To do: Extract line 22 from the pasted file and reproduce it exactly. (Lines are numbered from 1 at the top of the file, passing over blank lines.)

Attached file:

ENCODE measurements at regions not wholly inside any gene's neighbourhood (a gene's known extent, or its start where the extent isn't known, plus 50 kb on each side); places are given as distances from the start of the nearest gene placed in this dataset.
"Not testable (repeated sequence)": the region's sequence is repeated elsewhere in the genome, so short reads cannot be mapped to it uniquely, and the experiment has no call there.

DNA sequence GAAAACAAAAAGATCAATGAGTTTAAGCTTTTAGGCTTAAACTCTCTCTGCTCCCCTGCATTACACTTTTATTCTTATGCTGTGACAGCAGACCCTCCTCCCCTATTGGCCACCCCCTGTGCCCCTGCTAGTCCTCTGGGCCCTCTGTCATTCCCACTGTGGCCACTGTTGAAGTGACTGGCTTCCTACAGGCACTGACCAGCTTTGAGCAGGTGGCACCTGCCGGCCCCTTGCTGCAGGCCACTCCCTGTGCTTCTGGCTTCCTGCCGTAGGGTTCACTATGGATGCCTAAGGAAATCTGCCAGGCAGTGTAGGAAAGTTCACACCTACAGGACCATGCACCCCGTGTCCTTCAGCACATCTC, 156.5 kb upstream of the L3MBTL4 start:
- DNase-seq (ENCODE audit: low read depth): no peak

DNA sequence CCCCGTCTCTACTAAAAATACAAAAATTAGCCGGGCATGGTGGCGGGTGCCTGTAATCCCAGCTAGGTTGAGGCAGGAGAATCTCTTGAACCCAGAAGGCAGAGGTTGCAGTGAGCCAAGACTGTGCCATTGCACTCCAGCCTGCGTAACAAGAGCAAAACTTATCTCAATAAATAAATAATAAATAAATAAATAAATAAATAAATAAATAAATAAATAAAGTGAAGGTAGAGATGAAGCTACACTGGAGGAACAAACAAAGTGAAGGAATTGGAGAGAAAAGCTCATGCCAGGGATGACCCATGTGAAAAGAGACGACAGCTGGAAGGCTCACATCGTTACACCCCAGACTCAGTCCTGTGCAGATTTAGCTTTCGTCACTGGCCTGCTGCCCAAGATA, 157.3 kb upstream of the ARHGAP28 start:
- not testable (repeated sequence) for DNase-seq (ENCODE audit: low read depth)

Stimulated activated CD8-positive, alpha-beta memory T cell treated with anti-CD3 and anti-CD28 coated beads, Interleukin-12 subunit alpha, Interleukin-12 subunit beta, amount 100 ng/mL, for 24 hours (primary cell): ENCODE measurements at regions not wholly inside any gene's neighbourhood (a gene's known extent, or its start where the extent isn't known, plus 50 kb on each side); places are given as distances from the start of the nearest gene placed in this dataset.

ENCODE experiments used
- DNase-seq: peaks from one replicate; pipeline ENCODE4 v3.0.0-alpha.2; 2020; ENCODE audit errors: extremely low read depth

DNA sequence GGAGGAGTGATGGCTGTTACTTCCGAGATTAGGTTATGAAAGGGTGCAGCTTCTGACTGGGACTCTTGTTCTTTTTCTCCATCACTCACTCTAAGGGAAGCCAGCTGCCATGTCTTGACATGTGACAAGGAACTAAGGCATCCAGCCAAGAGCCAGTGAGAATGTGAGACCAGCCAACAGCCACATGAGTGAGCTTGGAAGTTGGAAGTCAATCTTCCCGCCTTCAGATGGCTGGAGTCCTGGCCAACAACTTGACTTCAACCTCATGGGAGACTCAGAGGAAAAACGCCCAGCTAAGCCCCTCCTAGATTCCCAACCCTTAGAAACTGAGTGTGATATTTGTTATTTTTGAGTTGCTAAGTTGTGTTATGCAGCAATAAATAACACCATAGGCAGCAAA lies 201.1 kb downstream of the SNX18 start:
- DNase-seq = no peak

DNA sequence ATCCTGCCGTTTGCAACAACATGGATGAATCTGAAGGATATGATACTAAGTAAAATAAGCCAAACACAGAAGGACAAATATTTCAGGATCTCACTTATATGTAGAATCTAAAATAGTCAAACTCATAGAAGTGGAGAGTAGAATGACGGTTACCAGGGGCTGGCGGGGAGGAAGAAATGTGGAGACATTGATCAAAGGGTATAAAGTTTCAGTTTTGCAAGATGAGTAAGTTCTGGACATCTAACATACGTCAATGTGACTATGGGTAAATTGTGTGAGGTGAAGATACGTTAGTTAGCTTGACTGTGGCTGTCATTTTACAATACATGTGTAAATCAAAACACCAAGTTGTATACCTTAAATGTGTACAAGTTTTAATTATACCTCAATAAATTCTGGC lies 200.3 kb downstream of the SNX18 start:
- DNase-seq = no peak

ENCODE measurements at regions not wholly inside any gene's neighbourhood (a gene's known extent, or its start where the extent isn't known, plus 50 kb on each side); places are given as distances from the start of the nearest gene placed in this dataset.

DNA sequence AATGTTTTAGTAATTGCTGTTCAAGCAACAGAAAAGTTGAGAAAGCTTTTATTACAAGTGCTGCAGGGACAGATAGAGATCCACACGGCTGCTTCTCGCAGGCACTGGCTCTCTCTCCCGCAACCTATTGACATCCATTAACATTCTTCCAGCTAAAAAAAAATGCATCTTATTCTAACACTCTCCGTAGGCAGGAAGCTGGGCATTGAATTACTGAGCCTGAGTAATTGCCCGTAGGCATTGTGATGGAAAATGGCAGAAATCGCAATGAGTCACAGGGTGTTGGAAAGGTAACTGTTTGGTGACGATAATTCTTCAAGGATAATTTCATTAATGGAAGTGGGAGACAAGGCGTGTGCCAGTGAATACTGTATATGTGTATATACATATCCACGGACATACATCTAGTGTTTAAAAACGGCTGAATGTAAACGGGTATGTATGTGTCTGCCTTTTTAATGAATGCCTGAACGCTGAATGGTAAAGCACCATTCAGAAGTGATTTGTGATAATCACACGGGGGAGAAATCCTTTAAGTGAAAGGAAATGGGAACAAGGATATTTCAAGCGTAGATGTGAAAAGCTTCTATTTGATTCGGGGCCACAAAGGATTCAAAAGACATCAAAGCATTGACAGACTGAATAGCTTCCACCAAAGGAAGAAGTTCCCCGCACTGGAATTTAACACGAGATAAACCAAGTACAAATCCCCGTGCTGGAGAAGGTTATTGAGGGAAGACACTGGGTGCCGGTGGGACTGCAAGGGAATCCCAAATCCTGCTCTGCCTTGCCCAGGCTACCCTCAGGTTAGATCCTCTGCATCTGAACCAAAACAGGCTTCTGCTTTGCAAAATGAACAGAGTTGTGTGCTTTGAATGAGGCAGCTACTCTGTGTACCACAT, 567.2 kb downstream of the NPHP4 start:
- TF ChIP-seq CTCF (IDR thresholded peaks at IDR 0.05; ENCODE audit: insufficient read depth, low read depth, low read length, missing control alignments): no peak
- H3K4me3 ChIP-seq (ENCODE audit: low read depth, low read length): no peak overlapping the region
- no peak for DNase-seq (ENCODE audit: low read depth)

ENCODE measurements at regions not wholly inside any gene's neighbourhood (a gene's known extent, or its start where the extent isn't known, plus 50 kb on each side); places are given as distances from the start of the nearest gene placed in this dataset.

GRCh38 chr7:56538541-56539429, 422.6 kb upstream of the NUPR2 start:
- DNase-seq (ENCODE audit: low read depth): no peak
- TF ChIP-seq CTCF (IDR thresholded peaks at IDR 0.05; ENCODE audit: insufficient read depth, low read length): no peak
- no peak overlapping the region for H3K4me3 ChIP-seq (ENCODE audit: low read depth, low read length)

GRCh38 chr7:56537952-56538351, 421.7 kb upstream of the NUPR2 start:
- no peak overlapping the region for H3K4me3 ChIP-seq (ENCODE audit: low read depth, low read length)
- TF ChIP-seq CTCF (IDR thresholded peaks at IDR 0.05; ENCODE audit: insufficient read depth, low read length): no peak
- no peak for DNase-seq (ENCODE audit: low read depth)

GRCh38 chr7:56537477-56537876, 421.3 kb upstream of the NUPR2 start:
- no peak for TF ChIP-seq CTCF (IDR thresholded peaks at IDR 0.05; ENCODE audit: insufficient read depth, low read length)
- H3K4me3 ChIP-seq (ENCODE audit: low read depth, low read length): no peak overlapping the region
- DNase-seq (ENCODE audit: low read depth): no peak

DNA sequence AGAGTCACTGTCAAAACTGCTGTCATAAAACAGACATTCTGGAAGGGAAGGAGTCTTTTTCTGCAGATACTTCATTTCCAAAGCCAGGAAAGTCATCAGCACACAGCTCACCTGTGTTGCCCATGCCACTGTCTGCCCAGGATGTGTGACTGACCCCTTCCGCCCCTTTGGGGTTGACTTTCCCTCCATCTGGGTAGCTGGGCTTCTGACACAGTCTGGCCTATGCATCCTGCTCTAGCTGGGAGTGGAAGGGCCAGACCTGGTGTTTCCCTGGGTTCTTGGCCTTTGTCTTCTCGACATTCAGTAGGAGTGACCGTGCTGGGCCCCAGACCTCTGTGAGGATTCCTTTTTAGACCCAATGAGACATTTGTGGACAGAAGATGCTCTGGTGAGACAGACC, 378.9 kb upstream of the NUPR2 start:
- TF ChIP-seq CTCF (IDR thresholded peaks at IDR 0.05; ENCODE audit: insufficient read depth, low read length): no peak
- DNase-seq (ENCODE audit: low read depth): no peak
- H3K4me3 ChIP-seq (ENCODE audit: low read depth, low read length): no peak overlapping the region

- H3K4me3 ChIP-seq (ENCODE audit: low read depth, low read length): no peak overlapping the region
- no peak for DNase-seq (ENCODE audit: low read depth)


- TF ChIP-seq CTCF (IDR thresholded peaks at IDR 0.05; ENCODE audit: insufficient read depth, low read length): no peak